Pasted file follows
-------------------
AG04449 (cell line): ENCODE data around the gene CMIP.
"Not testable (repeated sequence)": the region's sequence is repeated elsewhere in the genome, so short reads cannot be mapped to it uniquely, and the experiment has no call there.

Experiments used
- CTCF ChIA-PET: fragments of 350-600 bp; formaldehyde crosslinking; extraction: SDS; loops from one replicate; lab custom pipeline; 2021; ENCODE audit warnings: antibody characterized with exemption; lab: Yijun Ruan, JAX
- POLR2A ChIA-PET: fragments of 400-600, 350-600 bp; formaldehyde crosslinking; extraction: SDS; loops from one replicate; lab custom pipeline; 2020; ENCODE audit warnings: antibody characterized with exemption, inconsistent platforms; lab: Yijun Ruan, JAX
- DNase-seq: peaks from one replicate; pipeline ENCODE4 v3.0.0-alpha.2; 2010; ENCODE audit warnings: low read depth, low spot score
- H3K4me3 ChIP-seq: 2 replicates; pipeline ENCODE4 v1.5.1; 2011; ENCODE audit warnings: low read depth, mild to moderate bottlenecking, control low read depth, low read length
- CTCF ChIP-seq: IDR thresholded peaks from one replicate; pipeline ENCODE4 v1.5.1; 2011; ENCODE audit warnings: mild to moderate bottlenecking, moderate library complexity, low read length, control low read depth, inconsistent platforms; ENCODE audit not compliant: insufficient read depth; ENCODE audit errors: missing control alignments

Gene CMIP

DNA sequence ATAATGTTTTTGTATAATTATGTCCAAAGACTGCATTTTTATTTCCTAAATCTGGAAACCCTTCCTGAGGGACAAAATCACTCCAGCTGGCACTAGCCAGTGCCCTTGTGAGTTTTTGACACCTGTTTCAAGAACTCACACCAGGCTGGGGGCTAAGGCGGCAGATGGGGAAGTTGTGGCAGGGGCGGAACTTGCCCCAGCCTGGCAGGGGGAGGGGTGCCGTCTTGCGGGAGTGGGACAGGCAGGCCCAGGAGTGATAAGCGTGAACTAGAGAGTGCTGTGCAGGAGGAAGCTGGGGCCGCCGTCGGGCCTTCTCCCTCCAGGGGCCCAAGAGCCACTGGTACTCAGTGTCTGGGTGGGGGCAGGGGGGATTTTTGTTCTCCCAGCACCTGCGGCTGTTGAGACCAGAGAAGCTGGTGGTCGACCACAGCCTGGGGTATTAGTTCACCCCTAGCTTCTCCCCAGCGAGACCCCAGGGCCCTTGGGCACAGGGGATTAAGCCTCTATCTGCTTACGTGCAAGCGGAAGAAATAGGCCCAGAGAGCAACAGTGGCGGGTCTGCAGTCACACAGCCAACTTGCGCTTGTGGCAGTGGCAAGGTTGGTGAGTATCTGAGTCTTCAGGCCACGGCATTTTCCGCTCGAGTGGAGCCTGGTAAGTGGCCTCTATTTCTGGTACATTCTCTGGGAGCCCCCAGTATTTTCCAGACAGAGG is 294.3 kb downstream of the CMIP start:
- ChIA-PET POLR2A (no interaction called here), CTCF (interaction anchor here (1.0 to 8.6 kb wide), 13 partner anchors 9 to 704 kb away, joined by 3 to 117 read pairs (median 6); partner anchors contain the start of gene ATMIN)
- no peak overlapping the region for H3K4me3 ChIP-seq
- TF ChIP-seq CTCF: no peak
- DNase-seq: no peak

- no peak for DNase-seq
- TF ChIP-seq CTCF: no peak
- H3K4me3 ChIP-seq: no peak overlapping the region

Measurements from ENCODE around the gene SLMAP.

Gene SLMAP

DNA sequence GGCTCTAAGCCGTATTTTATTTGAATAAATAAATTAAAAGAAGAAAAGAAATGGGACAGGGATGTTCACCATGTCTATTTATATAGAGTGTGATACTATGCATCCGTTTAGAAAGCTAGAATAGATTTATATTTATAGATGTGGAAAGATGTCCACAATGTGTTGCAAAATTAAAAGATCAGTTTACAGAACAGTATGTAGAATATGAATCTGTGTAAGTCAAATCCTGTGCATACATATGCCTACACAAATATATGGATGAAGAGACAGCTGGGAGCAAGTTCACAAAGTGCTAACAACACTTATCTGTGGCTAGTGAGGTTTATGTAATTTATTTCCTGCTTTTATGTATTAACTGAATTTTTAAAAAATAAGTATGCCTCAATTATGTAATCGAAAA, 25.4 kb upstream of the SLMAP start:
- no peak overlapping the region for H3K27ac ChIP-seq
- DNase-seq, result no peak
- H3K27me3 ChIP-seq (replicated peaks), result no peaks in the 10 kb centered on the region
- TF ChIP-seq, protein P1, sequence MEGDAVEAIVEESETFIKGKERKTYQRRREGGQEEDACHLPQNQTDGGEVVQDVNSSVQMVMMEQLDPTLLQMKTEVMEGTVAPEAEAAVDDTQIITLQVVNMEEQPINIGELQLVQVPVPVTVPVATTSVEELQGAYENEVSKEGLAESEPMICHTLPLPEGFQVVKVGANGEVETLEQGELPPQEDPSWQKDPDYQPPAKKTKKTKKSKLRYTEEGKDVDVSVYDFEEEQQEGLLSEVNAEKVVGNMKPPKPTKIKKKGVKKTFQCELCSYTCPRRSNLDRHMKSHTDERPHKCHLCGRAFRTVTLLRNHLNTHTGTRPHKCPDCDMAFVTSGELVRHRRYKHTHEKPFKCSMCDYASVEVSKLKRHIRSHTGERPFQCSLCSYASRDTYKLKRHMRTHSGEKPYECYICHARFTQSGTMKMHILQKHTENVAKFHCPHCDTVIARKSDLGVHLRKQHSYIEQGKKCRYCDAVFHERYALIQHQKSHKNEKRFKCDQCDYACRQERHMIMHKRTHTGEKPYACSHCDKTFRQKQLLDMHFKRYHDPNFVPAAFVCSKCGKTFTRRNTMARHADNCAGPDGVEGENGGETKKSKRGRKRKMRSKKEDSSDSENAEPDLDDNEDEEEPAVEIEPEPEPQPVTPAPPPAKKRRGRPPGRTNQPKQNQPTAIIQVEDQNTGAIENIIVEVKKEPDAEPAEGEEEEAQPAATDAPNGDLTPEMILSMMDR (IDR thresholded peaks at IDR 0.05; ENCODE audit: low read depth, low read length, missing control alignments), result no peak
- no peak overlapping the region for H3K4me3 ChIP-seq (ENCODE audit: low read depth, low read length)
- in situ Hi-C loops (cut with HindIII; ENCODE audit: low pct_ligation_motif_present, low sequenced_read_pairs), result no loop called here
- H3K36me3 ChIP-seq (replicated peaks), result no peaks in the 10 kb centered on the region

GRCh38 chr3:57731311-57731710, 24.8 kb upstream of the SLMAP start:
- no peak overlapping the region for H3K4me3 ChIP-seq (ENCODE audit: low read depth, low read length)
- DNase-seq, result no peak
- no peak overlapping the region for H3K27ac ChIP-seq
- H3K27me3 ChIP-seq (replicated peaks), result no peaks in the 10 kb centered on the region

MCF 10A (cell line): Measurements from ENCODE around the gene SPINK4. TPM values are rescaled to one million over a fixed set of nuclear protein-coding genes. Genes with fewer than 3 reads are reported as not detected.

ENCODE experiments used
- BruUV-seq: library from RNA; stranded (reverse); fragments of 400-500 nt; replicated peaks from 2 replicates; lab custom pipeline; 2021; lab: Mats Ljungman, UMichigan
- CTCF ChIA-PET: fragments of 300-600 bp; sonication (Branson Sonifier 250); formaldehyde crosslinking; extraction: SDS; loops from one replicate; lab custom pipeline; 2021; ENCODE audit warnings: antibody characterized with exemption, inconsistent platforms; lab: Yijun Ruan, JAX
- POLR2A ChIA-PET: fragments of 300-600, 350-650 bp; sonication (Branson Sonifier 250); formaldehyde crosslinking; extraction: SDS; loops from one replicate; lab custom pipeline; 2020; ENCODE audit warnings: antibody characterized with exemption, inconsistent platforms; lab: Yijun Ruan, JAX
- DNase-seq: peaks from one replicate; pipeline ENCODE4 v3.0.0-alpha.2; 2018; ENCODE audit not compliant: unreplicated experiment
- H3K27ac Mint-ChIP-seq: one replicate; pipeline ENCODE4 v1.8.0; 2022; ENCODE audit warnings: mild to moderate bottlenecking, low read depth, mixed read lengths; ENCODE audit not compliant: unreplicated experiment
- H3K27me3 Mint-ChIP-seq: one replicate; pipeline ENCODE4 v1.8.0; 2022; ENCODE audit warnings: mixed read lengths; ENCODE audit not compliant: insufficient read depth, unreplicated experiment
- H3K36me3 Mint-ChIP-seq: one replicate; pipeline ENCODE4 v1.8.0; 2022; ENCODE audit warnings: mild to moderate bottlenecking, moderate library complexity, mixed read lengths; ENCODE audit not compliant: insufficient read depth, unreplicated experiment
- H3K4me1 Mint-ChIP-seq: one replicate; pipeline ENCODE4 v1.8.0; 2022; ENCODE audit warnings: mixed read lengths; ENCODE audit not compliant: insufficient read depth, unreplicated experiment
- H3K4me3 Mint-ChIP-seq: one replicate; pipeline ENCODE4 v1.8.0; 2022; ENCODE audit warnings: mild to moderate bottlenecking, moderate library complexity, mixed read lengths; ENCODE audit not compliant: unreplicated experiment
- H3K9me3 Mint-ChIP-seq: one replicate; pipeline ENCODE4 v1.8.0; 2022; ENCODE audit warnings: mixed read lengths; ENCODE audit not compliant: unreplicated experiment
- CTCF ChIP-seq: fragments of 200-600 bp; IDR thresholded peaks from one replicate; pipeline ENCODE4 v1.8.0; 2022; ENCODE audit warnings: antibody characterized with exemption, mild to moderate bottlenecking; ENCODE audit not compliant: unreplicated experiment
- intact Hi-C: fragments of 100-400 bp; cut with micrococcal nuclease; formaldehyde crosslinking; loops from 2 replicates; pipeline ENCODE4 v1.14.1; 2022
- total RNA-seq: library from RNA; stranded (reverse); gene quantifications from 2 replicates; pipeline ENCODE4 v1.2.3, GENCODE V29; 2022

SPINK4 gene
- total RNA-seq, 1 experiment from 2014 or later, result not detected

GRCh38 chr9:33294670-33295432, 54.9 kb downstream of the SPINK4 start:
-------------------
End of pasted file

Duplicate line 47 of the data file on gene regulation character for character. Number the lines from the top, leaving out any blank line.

- total RNA-seq: library from RNA; stranded (reverse); gene quantifications from 2 replicates; pipeline ENCODE4 v1.2.3, GENCODE V29; 2022